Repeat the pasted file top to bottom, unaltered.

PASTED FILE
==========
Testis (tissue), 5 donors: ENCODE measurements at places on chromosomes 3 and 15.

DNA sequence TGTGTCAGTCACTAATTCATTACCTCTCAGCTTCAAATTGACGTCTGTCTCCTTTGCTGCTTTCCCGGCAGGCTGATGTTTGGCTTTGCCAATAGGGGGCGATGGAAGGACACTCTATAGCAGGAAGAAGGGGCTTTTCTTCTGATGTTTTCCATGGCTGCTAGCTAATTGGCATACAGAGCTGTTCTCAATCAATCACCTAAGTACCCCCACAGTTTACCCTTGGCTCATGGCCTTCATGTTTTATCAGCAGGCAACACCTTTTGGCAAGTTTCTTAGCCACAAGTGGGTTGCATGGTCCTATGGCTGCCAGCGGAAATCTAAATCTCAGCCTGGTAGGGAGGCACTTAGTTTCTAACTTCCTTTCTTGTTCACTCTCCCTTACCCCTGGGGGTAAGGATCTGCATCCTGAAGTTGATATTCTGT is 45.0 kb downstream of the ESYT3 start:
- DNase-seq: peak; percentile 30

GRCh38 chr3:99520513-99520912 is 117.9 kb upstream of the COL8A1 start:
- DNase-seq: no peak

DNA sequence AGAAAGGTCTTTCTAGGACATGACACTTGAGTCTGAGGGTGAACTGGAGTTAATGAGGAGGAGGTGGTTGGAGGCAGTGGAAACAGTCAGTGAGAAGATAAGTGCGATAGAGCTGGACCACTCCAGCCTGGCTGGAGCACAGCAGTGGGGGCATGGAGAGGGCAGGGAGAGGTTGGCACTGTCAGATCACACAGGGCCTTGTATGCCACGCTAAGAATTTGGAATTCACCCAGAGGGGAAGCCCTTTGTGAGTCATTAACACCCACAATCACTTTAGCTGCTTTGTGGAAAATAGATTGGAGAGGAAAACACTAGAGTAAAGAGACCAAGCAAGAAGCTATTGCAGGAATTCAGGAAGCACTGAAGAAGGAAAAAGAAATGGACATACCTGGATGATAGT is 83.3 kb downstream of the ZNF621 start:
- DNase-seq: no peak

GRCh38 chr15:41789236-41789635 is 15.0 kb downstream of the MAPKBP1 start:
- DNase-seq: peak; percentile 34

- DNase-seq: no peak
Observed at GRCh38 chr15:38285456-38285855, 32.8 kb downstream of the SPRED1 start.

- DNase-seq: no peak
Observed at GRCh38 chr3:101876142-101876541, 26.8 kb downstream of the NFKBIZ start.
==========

Testis (tissue), 5 donors: ENCODE measurements at places on chromosomes 3 and 15.

DNA sequence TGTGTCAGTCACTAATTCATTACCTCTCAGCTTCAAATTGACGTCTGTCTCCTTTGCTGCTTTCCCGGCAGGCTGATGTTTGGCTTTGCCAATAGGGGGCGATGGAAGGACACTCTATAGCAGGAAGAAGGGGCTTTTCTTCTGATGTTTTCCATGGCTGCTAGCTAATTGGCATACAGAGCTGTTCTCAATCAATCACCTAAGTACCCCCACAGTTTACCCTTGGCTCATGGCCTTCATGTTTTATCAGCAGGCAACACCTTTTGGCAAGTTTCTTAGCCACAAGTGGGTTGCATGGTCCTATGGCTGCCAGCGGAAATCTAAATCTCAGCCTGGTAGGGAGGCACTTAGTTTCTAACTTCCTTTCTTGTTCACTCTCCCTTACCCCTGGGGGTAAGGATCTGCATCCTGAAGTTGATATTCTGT is 45.0 kb downstream of the ESYT3 start:
- DNase-seq: peak; percentile 30

GRCh38 chr3:99520513-99520912 is 117.9 kb upstream of the COL8A1 start:
- DNase-seq: no peak

DNA sequence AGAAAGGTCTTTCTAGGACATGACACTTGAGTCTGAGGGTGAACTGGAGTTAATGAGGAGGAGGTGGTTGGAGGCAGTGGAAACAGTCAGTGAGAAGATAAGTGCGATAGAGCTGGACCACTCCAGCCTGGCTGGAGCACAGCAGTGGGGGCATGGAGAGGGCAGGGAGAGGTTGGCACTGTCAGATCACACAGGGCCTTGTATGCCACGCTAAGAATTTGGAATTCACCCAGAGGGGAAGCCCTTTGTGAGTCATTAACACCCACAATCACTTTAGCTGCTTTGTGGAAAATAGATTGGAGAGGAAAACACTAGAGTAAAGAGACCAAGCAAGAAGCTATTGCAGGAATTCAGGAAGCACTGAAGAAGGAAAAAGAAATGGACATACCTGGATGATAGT is 83.3 kb downstream of the ZNF621 start:
- DNase-seq: no peak

GRCh38 chr15:41789236-41789635 is 15.0 kb downstream of the MAPKBP1 start:
- DNase-seq: peak; percentile 34

- DNase-seq: no peak
Observed at GRCh38 chr15:38285456-38285855, 32.8 kb downstream of the SPRED1 start.

- DNase-seq: no peak
Observed at GRCh38 chr3:101876142-101876541, 26.8 kb downstream of the NFKBIZ start.